Risk reduction can, at least theoretically, pervert into seeking a risk-free society [ref: J. Holvast. Op weg naar een risicoloze maatschappij? De vrijheid van de mens in de informatiesamenleving. Leiden, 1986] and suppress behavior that is permissible but deviates from social norms. Not unlike the ‘chilling effect’, i.e. the stifling effect that overly broad laws [ref: L. Forer. A Chilling Effect: The Mounting Threat of Libel and Invasion of Privacy Actions to the First Amendment. Norton, 1989.], profiling and surveillance [ref: G. Horn. Online searches and offline challenges: The chilling effect, anonymity and the new FBI guidelines. New York University Annual Survey of American Law 60 N.Y.U., 735, 2004-2005.] are claimed to have on legitimate behavior such as exercising the constitutional right to free speech. Although we are unaware of scientific evidence for such causality (it is beyond our expertise), one only needs to consider practices in certain parts of the world to be convinced that (being aware of) the possibility of being scrutinized can cause a person to change her behavior. Think of a person not expressing a dissenting opinion near a microphone-equipped surveillance camera at work or in a public space where that person would otherwise have done so; or a person not traveling to the red light district, even if one needs to be there for some other than the obvious reason, due to fear of abuse of data collected by real-time vehicular registration systems and public transport smart card systems. Perhaps both find alternative ways to achieve their goal; but it seems unwise to assume that that is always the case, and then disregard the effects that technology and human-technology interaction can have on the human experience to which privacy is essential. The need for risk reduction and accountability at the collective level can be at odds with the need for privacy at the personal level; what constitutes the ‘right’ balance will depend on context.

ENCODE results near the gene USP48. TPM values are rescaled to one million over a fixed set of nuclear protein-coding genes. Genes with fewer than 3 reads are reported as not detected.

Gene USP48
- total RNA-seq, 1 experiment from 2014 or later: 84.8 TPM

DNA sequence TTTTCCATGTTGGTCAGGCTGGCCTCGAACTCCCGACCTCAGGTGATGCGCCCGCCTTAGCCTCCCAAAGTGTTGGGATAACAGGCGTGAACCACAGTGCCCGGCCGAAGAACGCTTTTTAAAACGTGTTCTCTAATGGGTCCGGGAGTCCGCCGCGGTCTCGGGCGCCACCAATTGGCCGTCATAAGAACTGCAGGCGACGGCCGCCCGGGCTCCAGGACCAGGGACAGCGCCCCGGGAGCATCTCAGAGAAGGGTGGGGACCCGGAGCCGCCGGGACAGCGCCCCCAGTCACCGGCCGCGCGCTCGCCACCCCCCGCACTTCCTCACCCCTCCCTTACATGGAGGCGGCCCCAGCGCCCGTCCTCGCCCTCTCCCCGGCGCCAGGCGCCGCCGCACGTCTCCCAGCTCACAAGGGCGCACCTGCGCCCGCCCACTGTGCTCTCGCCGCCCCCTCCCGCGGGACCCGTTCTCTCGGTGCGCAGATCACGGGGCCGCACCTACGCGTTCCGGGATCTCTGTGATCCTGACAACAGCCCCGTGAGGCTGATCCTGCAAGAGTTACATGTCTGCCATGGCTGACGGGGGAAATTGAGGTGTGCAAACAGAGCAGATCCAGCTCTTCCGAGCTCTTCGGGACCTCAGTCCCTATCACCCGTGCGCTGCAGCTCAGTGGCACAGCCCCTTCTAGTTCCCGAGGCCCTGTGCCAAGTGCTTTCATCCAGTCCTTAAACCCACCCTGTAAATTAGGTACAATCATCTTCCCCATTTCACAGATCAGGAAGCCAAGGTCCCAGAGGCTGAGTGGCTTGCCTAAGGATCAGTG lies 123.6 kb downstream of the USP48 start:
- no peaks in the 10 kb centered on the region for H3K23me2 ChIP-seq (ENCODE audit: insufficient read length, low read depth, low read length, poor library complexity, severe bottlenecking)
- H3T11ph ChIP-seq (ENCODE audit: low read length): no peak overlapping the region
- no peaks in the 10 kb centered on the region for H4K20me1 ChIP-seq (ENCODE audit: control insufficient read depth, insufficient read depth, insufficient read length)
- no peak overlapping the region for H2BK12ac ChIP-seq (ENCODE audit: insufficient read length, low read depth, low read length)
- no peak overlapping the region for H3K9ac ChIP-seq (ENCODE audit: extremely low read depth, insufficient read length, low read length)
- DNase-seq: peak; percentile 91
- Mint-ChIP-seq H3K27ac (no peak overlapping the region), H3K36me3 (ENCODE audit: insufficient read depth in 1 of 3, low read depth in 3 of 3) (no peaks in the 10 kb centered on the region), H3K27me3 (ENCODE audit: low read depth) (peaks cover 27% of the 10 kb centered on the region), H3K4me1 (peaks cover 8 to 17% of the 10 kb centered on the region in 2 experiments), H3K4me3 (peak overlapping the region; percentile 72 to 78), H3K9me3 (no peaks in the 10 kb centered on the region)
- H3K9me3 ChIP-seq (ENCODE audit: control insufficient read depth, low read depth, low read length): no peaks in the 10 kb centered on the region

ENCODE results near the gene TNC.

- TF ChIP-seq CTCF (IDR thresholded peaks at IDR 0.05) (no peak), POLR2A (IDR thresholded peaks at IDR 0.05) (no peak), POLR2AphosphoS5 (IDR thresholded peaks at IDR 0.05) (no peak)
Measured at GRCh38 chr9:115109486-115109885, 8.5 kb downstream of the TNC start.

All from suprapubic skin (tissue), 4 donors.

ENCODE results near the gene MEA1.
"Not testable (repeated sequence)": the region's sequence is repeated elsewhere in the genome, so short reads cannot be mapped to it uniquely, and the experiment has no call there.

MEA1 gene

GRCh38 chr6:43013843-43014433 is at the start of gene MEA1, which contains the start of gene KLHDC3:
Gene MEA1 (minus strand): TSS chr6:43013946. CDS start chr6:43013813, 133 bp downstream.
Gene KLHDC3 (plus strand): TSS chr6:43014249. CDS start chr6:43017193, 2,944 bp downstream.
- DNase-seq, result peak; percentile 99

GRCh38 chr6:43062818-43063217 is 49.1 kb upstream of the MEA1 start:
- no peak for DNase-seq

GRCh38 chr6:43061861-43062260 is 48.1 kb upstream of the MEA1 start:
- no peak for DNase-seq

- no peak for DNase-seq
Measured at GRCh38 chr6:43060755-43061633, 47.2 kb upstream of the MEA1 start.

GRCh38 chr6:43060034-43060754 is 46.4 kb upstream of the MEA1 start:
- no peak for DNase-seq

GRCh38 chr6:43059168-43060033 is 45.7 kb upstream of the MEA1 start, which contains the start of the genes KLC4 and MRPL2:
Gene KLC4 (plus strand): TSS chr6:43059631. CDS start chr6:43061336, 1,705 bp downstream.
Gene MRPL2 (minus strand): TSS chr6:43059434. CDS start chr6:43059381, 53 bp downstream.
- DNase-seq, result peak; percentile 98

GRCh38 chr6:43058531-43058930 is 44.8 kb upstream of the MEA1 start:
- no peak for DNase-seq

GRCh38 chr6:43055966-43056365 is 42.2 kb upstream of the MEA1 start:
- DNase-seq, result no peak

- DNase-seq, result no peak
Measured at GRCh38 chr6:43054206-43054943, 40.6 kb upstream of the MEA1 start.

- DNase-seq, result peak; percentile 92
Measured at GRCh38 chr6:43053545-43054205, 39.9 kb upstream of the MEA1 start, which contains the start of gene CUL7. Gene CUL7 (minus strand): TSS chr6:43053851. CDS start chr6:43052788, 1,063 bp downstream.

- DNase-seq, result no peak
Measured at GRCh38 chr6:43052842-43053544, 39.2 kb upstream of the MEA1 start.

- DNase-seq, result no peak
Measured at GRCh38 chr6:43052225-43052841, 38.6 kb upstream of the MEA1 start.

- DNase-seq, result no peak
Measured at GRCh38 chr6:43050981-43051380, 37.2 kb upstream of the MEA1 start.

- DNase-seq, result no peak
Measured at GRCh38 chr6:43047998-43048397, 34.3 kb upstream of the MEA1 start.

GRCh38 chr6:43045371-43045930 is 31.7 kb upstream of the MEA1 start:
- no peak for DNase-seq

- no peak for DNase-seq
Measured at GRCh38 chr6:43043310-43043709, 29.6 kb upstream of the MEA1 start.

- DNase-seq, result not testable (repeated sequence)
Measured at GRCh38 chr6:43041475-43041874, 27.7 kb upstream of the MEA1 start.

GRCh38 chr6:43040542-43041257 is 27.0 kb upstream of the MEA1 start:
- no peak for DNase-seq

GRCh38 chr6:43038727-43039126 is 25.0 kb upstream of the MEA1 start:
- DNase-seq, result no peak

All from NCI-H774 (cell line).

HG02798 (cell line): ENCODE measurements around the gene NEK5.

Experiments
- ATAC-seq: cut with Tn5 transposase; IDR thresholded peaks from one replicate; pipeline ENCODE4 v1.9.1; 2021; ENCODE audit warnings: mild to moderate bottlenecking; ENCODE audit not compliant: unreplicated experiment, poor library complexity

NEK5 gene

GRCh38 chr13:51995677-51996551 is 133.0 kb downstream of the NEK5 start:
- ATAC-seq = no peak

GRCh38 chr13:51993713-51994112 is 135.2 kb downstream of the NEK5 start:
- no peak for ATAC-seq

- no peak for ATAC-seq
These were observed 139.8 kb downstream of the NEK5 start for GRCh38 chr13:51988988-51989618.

Certain personal information is considered ‘sensitive’ because it can, and has often shown to, catalyze stigmatization, social exclusion and oppression: ethnicity, religion, gender, sexuality, social disease, political and religious preference, consumptive behavior, whether one has been victim or culprit of crime, and so on. The need for private life, also in terms of being able to keep certain information to oneself, is therefore neither new nor temporary, and worthy of defense. Reducing misunderstanding and mistreatment through means of public education, especially the promotion of reason, critical thinking and empathy, is one step forward; forbidding discrimination through legislation is another; enabling privacy impact assessment and control over the disclosure of information about oneself, especially sensitive information, the topic of our thesis, is yet another.